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In addition to advocating for older Americans in the halls of Congress, AARP staff and volunteers are working on the ground in all 50 states, Washington, DC, Puerto Rico and the U.S. Virgin Islands to make a difference in people’s lives through advocacy. This year, we have helped enact state policies to support more than 30 million family caregivers and provide thousands of workers with a new way to save for retirement.
En español | Today, AARP endorsed new legislation that would hold drug companies more accountable for their pricing decisions. Thank you to Sens. Tammy Baldwin (D-Wis.) and John McCain (R-Ariz.) and Rep. Jan Schakowsky (D-Ill.) for introducing the bipartisan FAIR Drug Pricing Act of 2016 calling on drug companies to be more transparent in how they price their products.
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En español | Think for a moment how busy and chaotic everyday life can be: juggling careers, kids, finances and more. Now imagine also caring for a parent, spouse or child with a disability, maybe even around the clock. Every day about 40 million Americans — myself included — care for our loved ones so they can live independently at home and in their communities, where they want to be.
The story of David and Goliath is usually told when someone who is facing daunting odds and isn’t supposed to win does just that — wins.
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Whom do you turn to when you need advice on managing your personal finances? A family member? A close friend? Or do you have a financial planner on speed dial? When there is mention of a financial planner, people often think it’s a service for the wealthy. It’s time to debunk that myth. Financial planners are not only for those with lots of money, they are for anyone needing to get financial matters in order. If you don’t think it’s true, check out one of the free Financial Planning Days events happening in your city from Oct. 3 through Nov. 7.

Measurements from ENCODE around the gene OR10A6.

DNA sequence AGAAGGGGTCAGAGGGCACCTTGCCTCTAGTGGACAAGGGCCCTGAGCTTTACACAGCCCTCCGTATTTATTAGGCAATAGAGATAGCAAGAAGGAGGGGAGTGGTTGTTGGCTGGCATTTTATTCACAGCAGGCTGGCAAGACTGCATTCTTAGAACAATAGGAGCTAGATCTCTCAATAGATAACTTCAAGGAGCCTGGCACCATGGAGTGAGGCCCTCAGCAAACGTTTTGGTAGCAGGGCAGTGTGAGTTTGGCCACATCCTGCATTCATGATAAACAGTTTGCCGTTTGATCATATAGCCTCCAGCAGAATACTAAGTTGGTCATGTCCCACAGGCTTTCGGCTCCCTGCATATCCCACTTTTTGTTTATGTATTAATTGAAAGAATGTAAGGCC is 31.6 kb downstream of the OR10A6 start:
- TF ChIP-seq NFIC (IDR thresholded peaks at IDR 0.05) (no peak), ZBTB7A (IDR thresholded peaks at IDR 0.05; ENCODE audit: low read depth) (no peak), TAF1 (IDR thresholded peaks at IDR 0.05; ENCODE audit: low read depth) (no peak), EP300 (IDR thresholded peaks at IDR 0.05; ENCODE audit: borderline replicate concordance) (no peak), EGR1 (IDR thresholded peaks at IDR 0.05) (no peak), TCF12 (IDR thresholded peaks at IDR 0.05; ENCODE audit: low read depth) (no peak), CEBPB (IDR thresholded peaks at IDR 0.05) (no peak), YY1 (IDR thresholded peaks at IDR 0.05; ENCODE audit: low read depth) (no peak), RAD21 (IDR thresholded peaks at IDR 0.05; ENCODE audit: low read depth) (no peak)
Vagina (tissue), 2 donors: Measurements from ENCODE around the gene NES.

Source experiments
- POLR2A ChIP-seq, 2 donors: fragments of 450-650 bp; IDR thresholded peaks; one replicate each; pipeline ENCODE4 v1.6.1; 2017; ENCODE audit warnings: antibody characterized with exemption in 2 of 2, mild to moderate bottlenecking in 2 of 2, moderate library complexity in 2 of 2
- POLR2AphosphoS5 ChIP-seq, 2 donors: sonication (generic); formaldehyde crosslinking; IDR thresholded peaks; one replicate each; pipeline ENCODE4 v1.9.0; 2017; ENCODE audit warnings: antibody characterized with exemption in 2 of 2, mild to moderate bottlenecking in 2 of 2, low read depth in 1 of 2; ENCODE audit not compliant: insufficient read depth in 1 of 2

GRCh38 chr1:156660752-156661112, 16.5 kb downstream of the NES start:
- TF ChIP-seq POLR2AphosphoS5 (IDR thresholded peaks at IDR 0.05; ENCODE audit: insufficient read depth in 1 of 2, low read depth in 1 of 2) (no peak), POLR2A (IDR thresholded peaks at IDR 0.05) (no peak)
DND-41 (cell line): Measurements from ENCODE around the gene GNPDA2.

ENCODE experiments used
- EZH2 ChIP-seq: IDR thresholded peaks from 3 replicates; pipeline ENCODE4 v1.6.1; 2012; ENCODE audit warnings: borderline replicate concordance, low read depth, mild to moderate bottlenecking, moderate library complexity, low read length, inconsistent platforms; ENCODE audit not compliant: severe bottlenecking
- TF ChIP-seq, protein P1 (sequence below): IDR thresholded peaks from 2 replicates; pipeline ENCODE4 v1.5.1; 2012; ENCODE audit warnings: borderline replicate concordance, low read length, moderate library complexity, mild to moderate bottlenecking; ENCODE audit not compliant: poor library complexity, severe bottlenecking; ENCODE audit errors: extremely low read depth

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Poet and civil rights leader Maya Angelou once said, “Perhaps travel cannot prevent bigotry, but by demonstrating that all peoples cry, laugh, eat, worry, and die, it can introduce the idea that if we try and understand each other, we may even become friends.”
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I once had a dirty little secret. No, it wasn’t an online flirtation, a crush on actor Mark Rylance (that’s common knowledge) or a tendency for midnight fridge raids. It was a brief problem with BPSD, aka Binge-and-Purge Shopping Disorder, and it’s why online retailers such as Amazon, Target, Sephora and Beauty.com are such a success.
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We heard through the grapevine about a boomer couple upset because their son, who graduated from a prestigious college and professional school without loans, was marrying a young lawyer with tens of thousands in educational debt. The parents feared that paying off this financial burden would delay the couple in buying a house and starting a family. Wisely, they chose to say nothing.
"Don't Worry, It Gets Worse: One Twentysomething's (Mostly Failed) Attempts at Adulthood."
They’re back! With costly college diploma in hand, thousands of 20-somethings have returned to the nest. Some will be starting jobs, while others ponder their next move. No matter which category, odds are most parents will provide some financial support to their adult child for a year or two — or more. A recent Upromise Sallie Mae poll found that 65 percent of parents expect to support their children for up to five years after college graduation, including those with jobs.
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Updated May 4, 2015
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